Reader: What is NREL's return on taxpayer dollars?
"Sun Burn," Sam Levin, September 13
Sam Levin's article on "u.N.R.E.a.L" — that being a past reference to NREL by anyone from the rank and file familiar with the National Renewable Energy Lab's internal workings — addresses this fundamental question: What is the return on U.S. taxpayer dollars and the time that has been sunk into this facility? It is a wonder that by this point in time, cars are not powered by water or, at the very least, hydrogen peroxide, and that one is unable to go to the nearest hardware store to purchase a solar panel to obtain electricity in the same manner that can be done by purchasing a gasoline-powered generator.
In principle, NREL's theoretical philosophy is not a bad one, with the ability to partner with the private sector for better cooperation in research and development of new technologies, energy-related or otherwise. The legal instrument that is used in the development of these federal government and private-sector companies is a Cooperative Research and Development Agreement. CRADAs are agreements between the federal government and private-sector participants to work together on a mutually beneficial project. Each partner in the CRADA applies whatever resources are agreed to, such as personnel, equipment or facilities. While participant dollars may be used to fund portions of the government's effort, the government may not use federal funds to support the private-sector participant.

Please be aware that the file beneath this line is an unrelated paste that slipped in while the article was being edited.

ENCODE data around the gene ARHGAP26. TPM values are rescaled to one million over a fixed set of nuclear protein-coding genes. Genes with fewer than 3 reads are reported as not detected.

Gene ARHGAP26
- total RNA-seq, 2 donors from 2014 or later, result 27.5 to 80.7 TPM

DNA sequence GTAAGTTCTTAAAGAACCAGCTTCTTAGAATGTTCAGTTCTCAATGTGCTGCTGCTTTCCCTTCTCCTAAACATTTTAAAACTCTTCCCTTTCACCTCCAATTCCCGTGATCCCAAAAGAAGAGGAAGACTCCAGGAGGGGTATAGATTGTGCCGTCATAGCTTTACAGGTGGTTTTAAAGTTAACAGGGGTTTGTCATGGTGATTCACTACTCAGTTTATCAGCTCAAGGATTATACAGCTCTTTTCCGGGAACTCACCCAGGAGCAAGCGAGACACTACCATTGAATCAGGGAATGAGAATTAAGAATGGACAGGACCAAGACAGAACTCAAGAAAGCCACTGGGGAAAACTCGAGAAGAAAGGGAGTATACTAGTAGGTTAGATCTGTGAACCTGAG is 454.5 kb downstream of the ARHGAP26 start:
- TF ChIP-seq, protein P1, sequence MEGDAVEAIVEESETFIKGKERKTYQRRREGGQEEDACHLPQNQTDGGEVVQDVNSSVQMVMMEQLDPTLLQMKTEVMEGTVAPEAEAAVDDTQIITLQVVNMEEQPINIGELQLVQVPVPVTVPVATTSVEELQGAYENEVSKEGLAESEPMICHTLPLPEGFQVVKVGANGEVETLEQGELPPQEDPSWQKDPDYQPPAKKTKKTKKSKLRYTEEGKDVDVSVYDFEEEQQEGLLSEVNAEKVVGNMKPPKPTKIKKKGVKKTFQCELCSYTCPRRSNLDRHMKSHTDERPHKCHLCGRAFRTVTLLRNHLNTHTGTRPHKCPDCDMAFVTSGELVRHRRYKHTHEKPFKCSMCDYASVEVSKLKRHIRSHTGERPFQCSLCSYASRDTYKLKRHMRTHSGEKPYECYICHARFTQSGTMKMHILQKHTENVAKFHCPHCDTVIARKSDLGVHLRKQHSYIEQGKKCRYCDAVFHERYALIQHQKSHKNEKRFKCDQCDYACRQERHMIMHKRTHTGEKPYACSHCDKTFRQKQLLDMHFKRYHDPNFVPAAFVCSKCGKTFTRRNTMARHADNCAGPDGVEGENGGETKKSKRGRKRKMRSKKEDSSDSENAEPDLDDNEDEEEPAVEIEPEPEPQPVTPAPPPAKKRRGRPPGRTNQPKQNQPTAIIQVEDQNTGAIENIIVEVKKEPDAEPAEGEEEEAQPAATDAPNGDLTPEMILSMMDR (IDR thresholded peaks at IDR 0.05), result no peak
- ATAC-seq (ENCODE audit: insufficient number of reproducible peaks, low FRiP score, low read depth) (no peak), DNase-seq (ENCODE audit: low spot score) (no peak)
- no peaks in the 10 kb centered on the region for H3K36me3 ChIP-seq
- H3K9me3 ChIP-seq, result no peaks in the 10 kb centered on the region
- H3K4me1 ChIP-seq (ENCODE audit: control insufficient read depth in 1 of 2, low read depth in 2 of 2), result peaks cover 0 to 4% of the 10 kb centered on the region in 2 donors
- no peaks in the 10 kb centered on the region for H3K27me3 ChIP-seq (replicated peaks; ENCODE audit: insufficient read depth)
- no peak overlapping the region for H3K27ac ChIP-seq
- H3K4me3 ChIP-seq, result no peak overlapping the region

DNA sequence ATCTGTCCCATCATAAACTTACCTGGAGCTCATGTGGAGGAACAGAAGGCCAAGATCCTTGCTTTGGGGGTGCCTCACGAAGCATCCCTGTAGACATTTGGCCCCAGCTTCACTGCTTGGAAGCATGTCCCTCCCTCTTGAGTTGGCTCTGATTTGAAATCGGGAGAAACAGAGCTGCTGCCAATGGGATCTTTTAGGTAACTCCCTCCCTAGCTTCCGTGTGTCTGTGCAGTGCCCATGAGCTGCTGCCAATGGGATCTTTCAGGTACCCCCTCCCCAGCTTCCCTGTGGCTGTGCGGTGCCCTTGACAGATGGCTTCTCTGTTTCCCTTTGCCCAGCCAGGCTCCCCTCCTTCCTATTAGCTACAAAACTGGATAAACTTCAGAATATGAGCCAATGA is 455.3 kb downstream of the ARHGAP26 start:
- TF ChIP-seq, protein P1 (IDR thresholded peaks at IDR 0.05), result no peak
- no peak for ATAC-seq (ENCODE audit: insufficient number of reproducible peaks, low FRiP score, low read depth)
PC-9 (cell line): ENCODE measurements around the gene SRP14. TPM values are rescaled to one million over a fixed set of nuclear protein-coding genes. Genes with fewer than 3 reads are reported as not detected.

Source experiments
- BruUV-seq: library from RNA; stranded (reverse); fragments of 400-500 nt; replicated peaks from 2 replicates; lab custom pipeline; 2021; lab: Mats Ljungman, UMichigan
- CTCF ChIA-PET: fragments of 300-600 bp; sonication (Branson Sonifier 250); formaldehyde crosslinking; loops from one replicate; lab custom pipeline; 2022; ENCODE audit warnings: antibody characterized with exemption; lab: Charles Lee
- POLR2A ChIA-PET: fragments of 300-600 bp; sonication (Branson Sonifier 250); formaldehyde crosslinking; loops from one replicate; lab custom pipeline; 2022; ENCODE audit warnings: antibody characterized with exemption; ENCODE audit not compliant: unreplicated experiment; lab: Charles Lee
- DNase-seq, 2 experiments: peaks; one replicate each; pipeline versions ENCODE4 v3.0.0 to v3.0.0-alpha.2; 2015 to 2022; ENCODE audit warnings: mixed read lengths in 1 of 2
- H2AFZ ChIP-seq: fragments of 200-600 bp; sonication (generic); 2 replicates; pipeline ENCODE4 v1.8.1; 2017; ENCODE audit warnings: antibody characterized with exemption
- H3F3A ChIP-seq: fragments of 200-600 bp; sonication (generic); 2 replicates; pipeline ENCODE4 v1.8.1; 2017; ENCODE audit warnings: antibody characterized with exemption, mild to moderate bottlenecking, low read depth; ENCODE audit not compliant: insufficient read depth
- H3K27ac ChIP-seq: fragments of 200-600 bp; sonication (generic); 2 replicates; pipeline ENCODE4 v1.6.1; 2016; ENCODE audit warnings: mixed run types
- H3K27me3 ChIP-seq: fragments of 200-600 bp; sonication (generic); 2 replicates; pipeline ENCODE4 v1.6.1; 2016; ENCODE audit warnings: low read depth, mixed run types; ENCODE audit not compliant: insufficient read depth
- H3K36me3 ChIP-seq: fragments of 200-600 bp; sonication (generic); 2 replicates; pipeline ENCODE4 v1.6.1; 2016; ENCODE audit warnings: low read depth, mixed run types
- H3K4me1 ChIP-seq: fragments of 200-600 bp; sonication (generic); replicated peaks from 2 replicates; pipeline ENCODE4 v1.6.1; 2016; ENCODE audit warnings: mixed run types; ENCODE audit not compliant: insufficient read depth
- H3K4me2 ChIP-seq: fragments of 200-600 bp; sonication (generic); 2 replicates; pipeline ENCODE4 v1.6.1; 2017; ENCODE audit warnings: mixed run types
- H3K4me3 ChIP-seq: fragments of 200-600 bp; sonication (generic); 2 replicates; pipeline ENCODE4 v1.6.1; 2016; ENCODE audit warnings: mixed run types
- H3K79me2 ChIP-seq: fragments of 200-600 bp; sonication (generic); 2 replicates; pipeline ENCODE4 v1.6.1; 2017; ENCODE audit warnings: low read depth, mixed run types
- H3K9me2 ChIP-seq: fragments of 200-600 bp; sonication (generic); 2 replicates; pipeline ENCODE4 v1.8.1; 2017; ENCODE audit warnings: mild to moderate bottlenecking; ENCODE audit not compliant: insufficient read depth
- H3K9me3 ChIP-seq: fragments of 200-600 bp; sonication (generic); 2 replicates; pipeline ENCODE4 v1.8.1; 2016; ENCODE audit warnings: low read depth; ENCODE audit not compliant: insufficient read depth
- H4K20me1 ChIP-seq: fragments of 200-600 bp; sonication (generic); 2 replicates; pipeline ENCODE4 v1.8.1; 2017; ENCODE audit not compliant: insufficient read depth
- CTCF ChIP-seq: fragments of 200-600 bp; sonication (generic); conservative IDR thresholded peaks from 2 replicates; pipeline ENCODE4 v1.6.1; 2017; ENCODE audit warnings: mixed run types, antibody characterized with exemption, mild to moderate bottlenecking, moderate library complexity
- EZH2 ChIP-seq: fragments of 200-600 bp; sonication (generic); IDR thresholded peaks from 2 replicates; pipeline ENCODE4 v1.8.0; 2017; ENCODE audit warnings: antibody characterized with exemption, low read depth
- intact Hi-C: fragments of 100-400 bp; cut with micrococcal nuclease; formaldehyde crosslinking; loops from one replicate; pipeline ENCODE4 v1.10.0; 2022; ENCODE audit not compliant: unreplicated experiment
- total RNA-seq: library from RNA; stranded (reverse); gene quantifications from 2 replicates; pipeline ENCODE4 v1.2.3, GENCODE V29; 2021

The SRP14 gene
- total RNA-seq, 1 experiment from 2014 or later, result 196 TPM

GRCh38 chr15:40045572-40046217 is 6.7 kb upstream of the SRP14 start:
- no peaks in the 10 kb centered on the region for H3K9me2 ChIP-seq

Nearly twenty years ago, a petroleum-industry giant had such a CRADA with NREL to help in the research and development of additives for cleaner and more efficient fuels, along with the development for better production of alternative fuels such as ethanol — in a way, an agreement comparable to that of tobacco companies aiding in the research and development of the nicotine patch to break the habit of cigarette addiction.
Sam Levin's article is styled as an expose, but in the end he only exposes his own lack of preparation. Levin, check out nrel.gov, please. That website alone offers page after page of answers to the question posed by the article: "What's the public good?"
"Get Lucky," Gretchen Kurtz,
Gretchen has done one thing in her reviews that I admire. She has made it clear that she visited the restaurant a number of times. Presumably all reviewers do this, yet most reviews seem to want to provide the illusion that they are reviewing a singular dining experience. Which, then, of course, leads to reader criticism that judgment shouldn't be drawn from a single experience. I don't know why most reviews are written this way, but I appreciate how Gretchen lets us know that the review is based on a multitude of experiences.
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